Nav Canada (NC) is considering closing down their operations at the West Kootenay Regional Airport (WKRA).
The organization is looking at reducing or eliminating services at a number of airports across the country in response to financial pressures.
“The current downturn is forecasted to be much larger and longer than any downturn in the history of our industry,” said NC in a letter to stakeholders.
“Nav Canada is not immune to the economic downturn and severe financial impacts the aviation industry is experiencing.”
Closing NC operations at the WKRA would not mean that the airport would close, just that there would be a lot less information available to pilots and procedural changes would need to be made to compensate.
More than 130 airports across Canada, including the Trail Regional Airport, operate without air traffic control towers or on site Nav Canada services.
At the Castlegar Flight Service Station, Nav Canada provides airport advisory service, ground vehicle control service and a surface weather observation program 12 hours per day when standard time is in effect (fall/winter) and 16 hours per day when daylight saving time is in effect (spring/summer). At other times they also provide an aerodrome traffic frequency and a limited weather information system (LWIS). The LWIS provides wind, temperature, dew point and altimeter, but is not capable of providing ceiling and visibility.
The first step of determining the future of services at the WKRA is an aeronautical study. NC says the study will determine the air traffic service and aviation weather requirements at the airport. It will include formal stakeholder consultation to determine if any issues exist, and mitigation that may be required in the event that changes are implemented.
In preparation for a Nov. 24 meeting with NC, the City of Castlegar is also gathering information from stakeholders such as Air Canada, Central Mountain Air, Southeast Fire Centre, air evacuation services and private pilots.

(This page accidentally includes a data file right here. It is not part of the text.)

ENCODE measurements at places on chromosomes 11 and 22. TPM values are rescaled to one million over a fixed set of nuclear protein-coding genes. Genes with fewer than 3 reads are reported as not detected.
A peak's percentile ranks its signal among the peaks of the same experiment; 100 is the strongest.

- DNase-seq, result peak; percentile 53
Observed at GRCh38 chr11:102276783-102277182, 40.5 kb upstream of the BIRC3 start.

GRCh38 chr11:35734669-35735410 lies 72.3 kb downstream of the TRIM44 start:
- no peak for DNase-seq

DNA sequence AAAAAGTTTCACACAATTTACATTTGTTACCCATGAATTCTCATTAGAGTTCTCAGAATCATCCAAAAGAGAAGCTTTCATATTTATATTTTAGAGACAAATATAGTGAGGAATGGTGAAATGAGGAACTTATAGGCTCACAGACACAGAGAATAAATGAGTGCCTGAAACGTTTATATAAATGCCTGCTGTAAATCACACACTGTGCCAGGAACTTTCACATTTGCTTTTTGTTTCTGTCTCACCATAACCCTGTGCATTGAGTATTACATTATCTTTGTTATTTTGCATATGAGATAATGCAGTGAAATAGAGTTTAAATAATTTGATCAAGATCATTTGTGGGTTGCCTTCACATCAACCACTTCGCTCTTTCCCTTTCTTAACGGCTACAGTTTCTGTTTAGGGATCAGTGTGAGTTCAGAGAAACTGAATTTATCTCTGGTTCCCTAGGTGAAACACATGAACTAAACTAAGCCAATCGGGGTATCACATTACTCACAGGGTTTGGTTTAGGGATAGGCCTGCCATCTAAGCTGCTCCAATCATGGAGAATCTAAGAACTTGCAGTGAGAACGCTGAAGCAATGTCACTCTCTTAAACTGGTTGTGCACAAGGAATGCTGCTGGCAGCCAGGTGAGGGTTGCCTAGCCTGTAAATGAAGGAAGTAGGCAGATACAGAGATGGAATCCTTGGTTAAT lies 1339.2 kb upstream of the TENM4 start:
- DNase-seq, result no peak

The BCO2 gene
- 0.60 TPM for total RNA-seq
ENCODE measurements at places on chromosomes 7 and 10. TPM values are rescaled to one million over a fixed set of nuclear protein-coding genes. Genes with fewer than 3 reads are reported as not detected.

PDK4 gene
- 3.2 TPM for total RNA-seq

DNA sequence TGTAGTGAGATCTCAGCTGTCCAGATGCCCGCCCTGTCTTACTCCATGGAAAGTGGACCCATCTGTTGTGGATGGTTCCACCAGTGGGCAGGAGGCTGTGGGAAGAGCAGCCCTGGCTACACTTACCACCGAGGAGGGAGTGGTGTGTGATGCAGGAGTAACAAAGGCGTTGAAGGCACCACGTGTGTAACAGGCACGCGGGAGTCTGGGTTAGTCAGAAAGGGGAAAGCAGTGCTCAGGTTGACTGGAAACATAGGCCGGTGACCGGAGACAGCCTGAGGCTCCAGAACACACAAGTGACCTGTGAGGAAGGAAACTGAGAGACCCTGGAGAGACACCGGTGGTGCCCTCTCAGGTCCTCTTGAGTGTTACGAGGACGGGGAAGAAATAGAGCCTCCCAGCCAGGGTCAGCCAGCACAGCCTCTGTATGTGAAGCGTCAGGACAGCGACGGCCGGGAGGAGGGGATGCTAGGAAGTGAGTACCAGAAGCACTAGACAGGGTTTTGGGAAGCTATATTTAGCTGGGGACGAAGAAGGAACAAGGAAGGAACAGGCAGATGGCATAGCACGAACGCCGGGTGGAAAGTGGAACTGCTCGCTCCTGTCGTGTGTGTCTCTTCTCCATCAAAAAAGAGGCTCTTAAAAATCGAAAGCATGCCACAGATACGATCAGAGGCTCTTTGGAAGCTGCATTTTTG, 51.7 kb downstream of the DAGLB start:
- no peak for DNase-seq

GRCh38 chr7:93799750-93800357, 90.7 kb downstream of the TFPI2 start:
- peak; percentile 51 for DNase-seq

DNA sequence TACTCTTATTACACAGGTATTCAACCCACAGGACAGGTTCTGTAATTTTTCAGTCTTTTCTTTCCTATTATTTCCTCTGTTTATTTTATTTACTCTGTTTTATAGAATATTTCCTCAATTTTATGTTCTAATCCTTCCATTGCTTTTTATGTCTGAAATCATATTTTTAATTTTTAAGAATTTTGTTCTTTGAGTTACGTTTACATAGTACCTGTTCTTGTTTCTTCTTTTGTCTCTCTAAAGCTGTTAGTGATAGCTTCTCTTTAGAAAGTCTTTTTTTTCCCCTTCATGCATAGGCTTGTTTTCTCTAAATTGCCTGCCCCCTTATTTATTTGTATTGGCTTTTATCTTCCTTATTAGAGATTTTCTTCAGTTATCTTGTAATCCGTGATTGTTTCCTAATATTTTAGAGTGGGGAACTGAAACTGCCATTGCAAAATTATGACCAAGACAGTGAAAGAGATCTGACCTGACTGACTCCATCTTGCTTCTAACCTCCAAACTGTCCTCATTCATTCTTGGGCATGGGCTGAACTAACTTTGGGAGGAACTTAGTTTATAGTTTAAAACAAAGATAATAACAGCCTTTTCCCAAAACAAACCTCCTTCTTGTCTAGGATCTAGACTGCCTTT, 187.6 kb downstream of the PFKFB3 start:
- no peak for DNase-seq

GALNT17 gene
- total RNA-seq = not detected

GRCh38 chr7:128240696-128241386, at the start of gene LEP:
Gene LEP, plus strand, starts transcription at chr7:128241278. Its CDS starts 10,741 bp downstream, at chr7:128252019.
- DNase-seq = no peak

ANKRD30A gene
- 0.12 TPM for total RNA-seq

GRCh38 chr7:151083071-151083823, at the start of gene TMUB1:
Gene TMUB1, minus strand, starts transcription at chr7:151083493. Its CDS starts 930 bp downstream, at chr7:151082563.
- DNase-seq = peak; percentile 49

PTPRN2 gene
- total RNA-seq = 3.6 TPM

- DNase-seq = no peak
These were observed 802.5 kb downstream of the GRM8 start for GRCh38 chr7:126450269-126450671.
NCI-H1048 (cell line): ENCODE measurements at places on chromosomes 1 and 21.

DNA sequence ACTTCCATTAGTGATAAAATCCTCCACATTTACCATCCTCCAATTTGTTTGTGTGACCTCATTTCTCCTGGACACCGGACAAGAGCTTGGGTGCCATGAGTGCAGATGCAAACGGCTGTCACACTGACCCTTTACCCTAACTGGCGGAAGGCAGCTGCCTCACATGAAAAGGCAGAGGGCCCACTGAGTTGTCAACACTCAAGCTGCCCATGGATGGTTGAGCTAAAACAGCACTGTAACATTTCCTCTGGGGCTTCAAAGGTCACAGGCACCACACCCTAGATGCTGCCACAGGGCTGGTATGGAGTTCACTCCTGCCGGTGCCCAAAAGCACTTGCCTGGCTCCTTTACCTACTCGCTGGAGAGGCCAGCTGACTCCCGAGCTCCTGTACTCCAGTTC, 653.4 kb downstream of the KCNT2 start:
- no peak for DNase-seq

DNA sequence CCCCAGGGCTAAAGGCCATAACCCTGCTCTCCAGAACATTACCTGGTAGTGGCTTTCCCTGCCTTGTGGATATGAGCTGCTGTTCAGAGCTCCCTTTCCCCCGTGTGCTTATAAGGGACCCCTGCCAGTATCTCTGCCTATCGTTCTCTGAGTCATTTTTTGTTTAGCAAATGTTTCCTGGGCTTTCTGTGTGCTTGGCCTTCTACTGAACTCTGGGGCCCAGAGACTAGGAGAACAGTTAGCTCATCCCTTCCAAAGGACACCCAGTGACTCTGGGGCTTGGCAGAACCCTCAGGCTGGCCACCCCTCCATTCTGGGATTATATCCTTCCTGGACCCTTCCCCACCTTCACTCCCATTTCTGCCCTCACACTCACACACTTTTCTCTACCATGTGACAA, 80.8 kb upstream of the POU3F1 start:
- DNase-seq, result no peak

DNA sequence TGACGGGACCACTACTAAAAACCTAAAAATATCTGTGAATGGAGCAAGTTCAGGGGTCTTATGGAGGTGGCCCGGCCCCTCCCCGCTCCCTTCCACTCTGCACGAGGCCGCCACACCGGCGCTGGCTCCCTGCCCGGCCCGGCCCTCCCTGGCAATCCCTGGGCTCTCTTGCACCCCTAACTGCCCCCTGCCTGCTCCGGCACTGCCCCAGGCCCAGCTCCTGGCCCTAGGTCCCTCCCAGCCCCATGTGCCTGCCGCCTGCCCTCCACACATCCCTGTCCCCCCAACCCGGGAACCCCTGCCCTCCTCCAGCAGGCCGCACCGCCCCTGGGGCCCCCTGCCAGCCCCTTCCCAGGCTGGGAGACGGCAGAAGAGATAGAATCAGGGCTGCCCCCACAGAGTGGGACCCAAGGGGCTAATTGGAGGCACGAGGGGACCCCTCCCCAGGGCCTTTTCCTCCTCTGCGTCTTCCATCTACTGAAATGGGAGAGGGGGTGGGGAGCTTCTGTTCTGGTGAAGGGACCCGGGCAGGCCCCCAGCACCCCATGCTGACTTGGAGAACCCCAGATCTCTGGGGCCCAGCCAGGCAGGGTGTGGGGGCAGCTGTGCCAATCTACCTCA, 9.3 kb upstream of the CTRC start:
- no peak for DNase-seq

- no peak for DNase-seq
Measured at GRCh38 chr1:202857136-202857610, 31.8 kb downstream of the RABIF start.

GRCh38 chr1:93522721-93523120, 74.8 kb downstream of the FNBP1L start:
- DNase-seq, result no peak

Mayor Bruno Tassone says the city will take any stakeholder letters of support with them to the meeting to help make the case to keep existing services in place.
Tassone plans to show that there is a need for the flight service station in Castlegar.
“For us, it’s an important safety aspect as far as guiding the aircraft into the airport,” said Tassone.
“It’s a reliability issue and a safety issue.”
Airport manager Patrick Gauvreau says one of the major impacts of a closure would be losing the ability for all parties on the ground and in the air to speak directly to the control tower to coordinate movements.
Maintenance crews and vehicles would have to be equipped with the same type of radios as airplanes. Any operations on the runways or surrounding area would then be reported over the radio to air traffic in the vicinity.
If skies are not clear Gauvreau says pilots would potentially have to do a flyover to assess conditions before making a landing approach.
NC says the review will take into consideration traffic and operational trends that were evident prior to the pandemic and will not solely reflect the current situation.
Air traffic services facility closures are also being considered in High Level, Churchill, Peace River and Lloydminster.
NC expects a decision will be made in February 2021.